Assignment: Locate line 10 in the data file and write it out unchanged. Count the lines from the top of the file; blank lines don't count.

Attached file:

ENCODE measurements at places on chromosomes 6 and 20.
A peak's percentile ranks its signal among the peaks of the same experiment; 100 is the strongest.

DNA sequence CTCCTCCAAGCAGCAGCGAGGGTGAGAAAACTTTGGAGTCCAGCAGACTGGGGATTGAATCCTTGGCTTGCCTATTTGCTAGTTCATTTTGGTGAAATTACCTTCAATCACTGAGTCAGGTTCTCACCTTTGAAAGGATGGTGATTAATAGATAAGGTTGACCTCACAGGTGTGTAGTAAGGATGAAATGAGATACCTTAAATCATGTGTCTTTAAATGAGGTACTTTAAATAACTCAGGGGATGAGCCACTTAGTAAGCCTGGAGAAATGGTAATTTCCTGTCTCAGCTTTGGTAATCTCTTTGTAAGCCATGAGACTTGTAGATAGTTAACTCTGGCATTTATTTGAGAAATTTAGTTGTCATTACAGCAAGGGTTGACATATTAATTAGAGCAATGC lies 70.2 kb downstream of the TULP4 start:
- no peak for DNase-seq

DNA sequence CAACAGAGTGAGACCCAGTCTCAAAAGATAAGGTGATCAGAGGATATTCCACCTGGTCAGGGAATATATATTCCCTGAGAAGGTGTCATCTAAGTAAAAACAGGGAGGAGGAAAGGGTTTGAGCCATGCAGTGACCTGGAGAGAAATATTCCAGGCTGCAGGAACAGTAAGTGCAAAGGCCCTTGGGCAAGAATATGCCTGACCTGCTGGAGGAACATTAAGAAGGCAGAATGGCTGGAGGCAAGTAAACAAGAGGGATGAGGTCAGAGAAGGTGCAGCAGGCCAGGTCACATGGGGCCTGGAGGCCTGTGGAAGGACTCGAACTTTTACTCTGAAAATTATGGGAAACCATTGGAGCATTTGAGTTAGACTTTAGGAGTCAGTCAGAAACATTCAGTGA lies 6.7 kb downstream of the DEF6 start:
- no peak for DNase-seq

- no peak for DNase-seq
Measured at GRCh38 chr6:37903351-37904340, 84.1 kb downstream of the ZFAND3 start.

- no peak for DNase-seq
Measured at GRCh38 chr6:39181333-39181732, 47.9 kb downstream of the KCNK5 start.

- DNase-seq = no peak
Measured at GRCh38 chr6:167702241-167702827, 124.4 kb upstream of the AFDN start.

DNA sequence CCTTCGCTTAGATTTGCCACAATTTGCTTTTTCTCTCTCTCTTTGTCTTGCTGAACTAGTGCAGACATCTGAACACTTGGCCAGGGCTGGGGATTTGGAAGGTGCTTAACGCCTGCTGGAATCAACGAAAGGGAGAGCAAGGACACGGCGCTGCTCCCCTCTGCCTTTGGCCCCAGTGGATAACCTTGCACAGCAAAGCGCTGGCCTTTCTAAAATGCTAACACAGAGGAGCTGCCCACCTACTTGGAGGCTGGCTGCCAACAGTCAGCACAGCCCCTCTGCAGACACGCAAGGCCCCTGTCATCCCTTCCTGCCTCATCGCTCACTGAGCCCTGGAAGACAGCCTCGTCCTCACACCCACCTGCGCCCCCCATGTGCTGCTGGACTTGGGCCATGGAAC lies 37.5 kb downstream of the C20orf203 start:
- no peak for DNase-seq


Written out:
Measured at GRCh38 chr6:39181333-39181732, 47.9 kb downstream of the KCNK5 start.